John Pohl, THE CODICES John Pohl's



It was once thought that the Maya had been the only North American Indian civilization to develop true writing. After establishing a relative chronology for the buildings around Monte Albán’s main plaza, Mexican archaeologist Alfonso Caso discovered that the calendrical and naming glyphs carved on the Danzantes Panels dated to as early as 500 B.C. This meant that Zapotec writing predated Maya by at least three centuries.

Visitors to Monte Albán can see pictographs and hieroglyphic texts everywhere on and around the buildings. Some of the tablets mounted into the walls of Late PreClassic Building J are thought to be preserved in their original positions. Acting on Caso’s hypothesis that the pictographs documented the conquests of actual towns, epigrapher Joyce Marcus compared the place signs to the names for Oaxacan kingdoms later conquered by the Aztec and recorded in their tribute books. She convincingly showed that the signs for Cuicatlan and Etla, for example, appeared in the reliefs. Archaeologists confirmed, from artifacts, that Monte Albán was indeed expanding into those same regions during the Monte Albán II period. The glyphic sign for Etla may in fact refer to San Jose Mogote which was the major center in the Etla Valley arm.

Zapotec calendrical glyphs are recognizable on Monte Albán’s monuments by their accompanying numerals. A bar represents units of five, and dots represent units of one. Since some signs were so similar to the Central Mexican system adopted later by the Aztecs and Mixtecs during the PostClassic, Caso proposed decipherments for Crocodile, Deer, Monkey, and Jaguar among others. However, as many other signs were unique to the Zapotec system, Caso could only make tentative proposals.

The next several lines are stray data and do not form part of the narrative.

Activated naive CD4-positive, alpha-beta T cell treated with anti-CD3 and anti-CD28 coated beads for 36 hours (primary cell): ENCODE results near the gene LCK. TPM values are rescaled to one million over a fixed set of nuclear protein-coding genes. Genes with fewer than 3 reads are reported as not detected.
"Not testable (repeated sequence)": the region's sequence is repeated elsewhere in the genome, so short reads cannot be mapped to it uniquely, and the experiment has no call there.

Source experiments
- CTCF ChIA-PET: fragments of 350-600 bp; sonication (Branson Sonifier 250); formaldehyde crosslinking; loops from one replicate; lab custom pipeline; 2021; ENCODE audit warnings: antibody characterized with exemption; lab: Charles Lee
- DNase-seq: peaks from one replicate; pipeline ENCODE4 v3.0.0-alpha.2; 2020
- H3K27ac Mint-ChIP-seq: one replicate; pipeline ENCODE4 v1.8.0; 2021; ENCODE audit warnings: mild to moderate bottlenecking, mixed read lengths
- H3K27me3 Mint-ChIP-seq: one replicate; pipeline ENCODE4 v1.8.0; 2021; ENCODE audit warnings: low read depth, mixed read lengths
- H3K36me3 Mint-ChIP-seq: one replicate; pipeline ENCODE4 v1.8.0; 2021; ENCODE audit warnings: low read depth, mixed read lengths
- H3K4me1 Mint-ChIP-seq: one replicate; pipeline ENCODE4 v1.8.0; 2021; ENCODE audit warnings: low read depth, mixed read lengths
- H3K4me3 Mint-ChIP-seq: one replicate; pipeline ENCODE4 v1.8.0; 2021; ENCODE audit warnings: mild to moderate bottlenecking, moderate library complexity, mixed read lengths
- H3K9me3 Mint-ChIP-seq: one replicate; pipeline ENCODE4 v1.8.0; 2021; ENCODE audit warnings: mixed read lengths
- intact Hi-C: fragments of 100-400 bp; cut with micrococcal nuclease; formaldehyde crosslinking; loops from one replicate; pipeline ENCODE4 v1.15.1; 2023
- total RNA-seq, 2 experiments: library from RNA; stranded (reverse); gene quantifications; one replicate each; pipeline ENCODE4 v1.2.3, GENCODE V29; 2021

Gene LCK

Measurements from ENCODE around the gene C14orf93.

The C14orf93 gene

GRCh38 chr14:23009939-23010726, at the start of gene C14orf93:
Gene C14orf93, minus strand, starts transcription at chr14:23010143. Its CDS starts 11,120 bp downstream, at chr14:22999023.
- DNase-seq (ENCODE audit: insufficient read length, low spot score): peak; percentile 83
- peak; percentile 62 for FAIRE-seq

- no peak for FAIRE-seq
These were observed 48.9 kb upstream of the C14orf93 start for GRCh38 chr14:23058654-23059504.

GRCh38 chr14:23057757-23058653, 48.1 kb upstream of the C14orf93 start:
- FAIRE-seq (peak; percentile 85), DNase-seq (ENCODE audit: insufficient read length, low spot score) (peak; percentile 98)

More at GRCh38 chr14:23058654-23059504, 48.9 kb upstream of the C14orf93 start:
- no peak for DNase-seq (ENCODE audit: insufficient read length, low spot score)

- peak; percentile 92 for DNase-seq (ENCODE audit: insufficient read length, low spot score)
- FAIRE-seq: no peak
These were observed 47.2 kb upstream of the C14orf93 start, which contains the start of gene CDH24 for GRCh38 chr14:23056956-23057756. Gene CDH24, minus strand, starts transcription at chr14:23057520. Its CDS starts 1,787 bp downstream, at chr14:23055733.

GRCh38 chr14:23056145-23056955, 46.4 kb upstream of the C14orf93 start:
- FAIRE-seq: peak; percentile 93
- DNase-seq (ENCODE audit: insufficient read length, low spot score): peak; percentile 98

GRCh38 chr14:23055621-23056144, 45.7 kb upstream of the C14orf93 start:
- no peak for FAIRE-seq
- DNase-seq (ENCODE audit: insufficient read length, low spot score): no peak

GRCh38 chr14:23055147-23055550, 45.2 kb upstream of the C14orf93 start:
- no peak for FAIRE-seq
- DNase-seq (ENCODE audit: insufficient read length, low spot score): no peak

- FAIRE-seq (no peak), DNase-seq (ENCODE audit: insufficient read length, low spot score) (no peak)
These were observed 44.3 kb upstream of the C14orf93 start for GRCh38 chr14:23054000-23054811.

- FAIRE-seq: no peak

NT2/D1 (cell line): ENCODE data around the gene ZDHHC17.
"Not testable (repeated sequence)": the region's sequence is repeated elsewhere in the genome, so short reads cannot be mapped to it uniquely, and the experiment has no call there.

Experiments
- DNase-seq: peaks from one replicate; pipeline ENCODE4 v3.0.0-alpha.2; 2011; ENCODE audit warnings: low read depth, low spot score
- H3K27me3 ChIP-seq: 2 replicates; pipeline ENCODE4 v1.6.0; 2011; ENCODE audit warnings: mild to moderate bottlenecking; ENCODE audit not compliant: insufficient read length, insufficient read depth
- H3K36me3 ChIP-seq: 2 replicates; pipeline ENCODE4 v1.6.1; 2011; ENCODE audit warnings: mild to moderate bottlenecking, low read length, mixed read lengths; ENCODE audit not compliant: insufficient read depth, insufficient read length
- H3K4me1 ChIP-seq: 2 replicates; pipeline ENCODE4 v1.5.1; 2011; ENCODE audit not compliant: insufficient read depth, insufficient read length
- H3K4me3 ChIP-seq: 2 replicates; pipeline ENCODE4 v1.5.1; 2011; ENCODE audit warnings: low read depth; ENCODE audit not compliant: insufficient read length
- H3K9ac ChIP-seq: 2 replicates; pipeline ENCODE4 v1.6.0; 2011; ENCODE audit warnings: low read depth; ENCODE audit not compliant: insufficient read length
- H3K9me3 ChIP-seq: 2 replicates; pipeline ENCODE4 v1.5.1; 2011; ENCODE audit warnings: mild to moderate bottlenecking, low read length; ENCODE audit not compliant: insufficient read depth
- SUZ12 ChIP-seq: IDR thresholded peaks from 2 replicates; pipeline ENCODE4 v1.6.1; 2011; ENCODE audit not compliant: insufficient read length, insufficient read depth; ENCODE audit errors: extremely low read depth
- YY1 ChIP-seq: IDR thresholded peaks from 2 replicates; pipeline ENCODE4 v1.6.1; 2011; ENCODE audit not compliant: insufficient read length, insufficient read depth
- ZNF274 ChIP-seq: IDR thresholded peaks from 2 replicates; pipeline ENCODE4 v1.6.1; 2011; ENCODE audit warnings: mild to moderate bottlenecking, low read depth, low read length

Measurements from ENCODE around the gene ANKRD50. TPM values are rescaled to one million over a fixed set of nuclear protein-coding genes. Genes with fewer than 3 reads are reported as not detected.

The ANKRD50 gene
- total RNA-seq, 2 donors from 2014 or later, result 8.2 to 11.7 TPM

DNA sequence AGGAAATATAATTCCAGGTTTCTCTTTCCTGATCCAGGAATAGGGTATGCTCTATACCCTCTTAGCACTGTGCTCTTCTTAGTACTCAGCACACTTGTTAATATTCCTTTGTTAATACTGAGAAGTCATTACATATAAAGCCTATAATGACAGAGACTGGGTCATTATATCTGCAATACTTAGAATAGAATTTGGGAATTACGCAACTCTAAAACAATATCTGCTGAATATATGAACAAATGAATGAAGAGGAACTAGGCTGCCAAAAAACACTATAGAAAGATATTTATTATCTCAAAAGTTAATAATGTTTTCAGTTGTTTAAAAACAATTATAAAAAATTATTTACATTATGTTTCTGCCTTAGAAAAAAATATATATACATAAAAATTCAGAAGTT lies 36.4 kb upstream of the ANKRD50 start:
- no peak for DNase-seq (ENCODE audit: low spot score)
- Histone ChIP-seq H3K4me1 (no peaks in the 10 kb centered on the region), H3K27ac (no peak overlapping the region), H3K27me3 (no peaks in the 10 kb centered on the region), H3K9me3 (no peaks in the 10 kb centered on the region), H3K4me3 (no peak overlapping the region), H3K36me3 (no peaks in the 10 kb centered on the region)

More recently, evidence has been found that confirms early dates for a PreClassic Olmec writing system as well. Mary Pohl, Kevin Pope and Christopher von Nagy have discovered artifacts bearing glyphs dating to 650 B.C. A cylinder stamp used to imprint clay and fabric, as well as fragments of a greenstone plaque, were found at a site three miles northeast of La Venta, a center of the Middle Formative period Olmec civilization. These artifacts show that key aspects of Mesoamerican script were present in Olmec writing: the combination of pictographic and phonetic elements to represent speech, the use of a 260-day calendar, and a connection between writing, the calendar and kingship.

Apparently the development of phonetic writing was not as crucial to the evolution of civilization in Mesoamerica as it had been in other parts of the world. Indeed pictographic communication and narrative art can be remarkably effective in facilitating information exchange, especially at the “international” level. This observation is nowhere more evident than in our own contemporaneous revolution in communication through the development of symbologies in film, television, computer language, and advertising - a situation intensified by extreme factional competition among nations for control of the international market place.

Image - Figure 1 - Building J’s carved tablets. Building J’s carved tablets portray hieroglyphic place signs of kingdoms conquered by Monte Albán. The town of Etla was identified by comparing the glyph for “bean” with a known sign from the Aztec Codex Mendoza. Above the glyphic symbol for “town” or “place” is the glyph for “bean”, or Etla. The upside-down head of Etla’s defeated ruler appears beneath the glyphic symbol for “place”. Click on Image for more detail.
Image - Figure 2 - Zapotec calendar. The Zapotecs may have devised the earliest 260-day divinatory calendar. Following Caso’s pioneering work, Javier Urcid later spent ten years drawing and recording hundreds of Zapotec glyphs, and comparing the day and year signs to words in the Zapotec language. Through a tedious process of comparison and elimination he reconstructed an entire day sign list as well as the four year bearers. Click on Image for more detail.
Image - Figure 3 - Imprint of a cylindrical stamp found at San Andrés, Tabasco. Imprint of a cylindrical stamp found at San Andrés, Tabasco. The bird is “speaking” glyphs that include the name 3 Ahau, possibly the name of a chief. Click on Image for more detail.

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